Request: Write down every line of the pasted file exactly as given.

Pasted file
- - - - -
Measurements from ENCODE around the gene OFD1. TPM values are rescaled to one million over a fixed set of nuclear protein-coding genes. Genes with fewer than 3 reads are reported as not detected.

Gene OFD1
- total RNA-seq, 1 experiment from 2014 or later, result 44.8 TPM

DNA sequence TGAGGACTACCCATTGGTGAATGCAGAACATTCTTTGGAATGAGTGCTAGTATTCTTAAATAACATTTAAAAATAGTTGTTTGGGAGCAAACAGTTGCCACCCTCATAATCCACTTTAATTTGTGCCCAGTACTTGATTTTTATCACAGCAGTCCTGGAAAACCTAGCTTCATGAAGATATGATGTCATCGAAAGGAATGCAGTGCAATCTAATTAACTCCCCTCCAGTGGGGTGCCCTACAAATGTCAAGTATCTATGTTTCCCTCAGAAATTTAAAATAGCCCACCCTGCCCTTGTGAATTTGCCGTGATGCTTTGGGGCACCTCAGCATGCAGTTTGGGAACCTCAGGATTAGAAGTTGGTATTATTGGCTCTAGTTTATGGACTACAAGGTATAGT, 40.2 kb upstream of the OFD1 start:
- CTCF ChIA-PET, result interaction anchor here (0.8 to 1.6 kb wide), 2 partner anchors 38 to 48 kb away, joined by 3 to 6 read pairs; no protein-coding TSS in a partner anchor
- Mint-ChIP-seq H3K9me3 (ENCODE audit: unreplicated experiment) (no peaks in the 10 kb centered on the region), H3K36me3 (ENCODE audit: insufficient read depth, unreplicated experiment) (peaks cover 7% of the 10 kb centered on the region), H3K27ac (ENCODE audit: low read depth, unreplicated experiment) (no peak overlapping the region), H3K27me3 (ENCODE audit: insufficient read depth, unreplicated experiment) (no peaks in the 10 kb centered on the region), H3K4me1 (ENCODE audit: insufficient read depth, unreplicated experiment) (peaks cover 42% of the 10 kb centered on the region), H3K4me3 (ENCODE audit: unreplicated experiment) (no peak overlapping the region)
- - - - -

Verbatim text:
Measurements from ENCODE around the gene OFD1. TPM values are rescaled to one million over a fixed set of nuclear protein-coding genes. Genes with fewer than 3 reads are reported as not detected.

Gene OFD1
- total RNA-seq, 1 experiment from 2014 or later, result 44.8 TPM

DNA sequence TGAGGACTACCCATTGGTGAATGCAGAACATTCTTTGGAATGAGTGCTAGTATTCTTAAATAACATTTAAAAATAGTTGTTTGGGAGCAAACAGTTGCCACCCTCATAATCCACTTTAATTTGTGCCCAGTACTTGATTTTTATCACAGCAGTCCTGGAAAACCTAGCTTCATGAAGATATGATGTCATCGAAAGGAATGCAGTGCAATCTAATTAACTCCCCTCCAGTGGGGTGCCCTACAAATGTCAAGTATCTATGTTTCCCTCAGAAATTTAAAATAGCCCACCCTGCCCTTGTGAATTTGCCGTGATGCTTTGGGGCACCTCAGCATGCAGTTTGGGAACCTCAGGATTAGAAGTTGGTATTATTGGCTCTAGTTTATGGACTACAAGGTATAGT, 40.2 kb upstream of the OFD1 start:
- CTCF ChIA-PET, result interaction anchor here (0.8 to 1.6 kb wide), 2 partner anchors 38 to 48 kb away, joined by 3 to 6 read pairs; no protein-coding TSS in a partner anchor
- Mint-ChIP-seq H3K9me3 (ENCODE audit: unreplicated experiment) (no peaks in the 10 kb centered on the region), H3K36me3 (ENCODE audit: insufficient read depth, unreplicated experiment) (peaks cover 7% of the 10 kb centered on the region), H3K27ac (ENCODE audit: low read depth, unreplicated experiment) (no peak overlapping the region), H3K27me3 (ENCODE audit: insufficient read depth, unreplicated experiment) (no peaks in the 10 kb centered on the region), H3K4me1 (ENCODE audit: insufficient read depth, unreplicated experiment) (peaks cover 42% of the 10 kb centered on the region), H3K4me3 (ENCODE audit: unreplicated experiment) (no peak overlapping the region)